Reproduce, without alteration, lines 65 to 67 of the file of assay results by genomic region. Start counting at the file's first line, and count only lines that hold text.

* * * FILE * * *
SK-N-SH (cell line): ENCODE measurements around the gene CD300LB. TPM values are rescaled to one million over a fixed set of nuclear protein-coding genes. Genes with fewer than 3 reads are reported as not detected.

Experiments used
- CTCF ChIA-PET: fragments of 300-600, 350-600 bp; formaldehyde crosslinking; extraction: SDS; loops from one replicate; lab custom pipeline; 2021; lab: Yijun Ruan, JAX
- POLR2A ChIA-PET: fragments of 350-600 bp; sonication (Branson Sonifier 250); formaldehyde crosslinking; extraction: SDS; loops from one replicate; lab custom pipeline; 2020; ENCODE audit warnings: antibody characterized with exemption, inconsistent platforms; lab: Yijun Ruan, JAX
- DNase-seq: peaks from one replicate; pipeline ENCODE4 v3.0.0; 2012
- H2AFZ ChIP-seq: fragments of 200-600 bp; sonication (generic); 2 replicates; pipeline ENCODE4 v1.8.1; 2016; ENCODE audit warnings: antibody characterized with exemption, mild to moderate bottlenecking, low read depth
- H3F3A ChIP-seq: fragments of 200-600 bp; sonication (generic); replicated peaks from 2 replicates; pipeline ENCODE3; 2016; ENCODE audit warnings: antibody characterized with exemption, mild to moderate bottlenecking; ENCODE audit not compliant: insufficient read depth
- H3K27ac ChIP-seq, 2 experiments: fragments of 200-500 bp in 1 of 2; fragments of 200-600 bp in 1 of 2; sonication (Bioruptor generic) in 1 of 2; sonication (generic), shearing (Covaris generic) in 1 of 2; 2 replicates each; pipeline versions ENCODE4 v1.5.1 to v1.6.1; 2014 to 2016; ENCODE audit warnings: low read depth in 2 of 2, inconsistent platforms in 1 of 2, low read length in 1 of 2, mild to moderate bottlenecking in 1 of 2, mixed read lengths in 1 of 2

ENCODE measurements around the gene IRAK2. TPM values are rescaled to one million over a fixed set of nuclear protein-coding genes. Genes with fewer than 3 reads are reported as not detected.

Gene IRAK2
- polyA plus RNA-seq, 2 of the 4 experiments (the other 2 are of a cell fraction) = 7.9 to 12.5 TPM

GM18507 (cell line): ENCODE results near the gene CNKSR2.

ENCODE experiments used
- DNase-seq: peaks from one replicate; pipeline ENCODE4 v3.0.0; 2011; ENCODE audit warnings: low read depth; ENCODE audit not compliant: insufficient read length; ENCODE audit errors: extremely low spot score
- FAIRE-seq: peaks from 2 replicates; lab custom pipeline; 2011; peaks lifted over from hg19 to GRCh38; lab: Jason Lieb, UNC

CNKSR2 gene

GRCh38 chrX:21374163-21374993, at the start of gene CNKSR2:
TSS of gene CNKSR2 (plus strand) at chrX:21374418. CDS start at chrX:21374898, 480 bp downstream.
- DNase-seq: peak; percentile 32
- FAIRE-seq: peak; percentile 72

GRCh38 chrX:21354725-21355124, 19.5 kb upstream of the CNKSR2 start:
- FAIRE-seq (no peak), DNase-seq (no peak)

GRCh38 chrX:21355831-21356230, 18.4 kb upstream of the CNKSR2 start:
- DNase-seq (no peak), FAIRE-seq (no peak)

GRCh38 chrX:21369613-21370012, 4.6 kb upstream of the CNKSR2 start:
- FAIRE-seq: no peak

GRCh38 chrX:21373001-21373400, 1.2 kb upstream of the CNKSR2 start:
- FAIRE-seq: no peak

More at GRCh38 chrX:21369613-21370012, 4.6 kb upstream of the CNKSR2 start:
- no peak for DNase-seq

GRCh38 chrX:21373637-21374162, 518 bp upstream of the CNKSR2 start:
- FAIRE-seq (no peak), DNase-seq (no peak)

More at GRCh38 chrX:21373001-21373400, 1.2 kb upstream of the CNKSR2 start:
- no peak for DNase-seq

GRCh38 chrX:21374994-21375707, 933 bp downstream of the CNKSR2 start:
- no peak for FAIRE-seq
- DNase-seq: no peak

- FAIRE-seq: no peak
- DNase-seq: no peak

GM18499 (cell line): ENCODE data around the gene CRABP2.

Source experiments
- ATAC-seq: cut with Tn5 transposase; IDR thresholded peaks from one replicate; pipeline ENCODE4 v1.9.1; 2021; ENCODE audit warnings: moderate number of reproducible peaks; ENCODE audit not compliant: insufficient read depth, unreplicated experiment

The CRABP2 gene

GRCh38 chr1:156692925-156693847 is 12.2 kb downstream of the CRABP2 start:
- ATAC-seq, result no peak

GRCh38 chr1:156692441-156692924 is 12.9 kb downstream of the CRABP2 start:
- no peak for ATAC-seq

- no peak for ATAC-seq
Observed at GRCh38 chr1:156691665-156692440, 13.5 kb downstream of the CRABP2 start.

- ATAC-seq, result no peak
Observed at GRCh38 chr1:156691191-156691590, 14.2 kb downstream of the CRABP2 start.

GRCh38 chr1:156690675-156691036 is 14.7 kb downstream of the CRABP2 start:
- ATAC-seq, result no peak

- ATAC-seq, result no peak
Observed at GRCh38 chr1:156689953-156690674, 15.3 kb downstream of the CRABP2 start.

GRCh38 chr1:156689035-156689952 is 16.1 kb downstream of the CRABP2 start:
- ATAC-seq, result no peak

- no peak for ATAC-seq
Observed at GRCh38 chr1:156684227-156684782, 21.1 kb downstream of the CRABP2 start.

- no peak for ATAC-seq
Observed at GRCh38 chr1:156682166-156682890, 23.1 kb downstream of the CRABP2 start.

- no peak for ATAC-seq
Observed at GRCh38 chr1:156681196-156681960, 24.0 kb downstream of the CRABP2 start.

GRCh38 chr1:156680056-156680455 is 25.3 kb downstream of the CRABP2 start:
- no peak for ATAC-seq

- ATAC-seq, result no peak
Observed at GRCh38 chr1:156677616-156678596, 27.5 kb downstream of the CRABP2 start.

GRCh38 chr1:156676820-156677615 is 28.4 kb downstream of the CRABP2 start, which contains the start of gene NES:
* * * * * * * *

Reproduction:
- no peak for ATAC-seq

- ATAC-seq, result no peak
Observed at GRCh38 chr1:156677616-156678596, 27.5 kb downstream of the CRABP2 start.